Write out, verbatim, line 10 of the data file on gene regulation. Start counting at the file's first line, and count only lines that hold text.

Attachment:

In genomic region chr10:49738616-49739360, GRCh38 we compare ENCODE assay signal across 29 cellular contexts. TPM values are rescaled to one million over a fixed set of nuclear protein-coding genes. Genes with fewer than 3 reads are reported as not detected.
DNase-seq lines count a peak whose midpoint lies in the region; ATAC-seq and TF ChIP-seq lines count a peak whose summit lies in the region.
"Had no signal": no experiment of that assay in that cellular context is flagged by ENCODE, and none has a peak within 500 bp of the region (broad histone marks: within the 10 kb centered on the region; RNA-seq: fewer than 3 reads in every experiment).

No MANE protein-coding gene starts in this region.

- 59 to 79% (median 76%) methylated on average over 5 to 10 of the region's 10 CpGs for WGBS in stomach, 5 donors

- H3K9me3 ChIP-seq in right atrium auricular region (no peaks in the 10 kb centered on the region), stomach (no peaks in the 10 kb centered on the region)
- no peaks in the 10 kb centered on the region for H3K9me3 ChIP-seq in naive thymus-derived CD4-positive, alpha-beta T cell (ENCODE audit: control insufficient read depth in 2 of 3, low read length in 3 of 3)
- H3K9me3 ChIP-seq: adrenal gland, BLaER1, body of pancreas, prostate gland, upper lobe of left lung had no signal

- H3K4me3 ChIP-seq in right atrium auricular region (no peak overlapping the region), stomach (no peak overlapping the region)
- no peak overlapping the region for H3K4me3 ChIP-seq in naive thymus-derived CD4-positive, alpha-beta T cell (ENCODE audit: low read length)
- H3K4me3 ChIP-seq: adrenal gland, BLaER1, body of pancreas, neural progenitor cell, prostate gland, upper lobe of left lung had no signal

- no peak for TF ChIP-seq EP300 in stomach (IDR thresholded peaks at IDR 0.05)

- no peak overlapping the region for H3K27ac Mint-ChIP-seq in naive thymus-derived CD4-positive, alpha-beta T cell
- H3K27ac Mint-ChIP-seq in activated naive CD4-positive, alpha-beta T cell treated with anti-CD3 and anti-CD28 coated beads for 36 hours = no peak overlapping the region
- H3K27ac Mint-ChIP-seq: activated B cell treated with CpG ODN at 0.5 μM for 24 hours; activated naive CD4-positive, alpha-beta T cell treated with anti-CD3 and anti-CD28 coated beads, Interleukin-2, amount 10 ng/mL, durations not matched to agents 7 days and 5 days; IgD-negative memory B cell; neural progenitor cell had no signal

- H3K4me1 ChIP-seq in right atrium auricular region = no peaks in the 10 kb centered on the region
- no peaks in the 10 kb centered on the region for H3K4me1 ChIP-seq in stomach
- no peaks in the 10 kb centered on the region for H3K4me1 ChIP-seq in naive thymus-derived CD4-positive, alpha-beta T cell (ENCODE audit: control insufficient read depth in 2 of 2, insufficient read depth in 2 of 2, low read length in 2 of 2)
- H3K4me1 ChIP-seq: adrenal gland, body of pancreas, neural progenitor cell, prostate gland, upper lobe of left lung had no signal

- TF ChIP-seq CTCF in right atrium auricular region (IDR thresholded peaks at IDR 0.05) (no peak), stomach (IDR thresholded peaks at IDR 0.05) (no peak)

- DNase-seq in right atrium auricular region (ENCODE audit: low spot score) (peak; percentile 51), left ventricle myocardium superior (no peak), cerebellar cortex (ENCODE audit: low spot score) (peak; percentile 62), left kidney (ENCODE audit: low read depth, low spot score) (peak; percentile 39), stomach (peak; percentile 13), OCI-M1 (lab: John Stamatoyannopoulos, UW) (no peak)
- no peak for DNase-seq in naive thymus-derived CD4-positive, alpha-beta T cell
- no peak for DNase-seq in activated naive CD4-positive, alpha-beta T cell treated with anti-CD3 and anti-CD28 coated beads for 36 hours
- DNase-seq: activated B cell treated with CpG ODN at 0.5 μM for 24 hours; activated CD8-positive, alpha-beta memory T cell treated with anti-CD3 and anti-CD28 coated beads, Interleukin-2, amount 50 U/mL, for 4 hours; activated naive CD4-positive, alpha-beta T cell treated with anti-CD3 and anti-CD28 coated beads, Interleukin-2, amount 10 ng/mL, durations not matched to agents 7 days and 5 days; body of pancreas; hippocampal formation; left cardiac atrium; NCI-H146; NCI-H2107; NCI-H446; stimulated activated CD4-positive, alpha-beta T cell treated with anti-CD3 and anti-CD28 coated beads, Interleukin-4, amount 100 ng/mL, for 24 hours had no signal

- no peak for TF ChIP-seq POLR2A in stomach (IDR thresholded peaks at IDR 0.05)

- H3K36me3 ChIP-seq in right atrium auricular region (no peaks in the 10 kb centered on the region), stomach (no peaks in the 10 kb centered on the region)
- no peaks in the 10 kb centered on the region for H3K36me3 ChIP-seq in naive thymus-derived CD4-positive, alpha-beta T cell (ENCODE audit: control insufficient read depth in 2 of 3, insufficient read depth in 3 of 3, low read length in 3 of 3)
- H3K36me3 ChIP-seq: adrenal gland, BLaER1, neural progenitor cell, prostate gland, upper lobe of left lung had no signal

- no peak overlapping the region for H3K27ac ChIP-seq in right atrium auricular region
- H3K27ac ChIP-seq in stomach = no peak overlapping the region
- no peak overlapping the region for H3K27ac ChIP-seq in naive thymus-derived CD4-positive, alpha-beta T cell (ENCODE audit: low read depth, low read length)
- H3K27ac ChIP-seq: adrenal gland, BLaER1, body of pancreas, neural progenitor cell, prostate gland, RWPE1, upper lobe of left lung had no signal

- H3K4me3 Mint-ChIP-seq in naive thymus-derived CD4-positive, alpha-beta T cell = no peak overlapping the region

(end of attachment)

- no peak overlapping the region for H3K4me3 ChIP-seq in naive thymus-derived CD4-positive, alpha-beta T cell (ENCODE audit: low read length)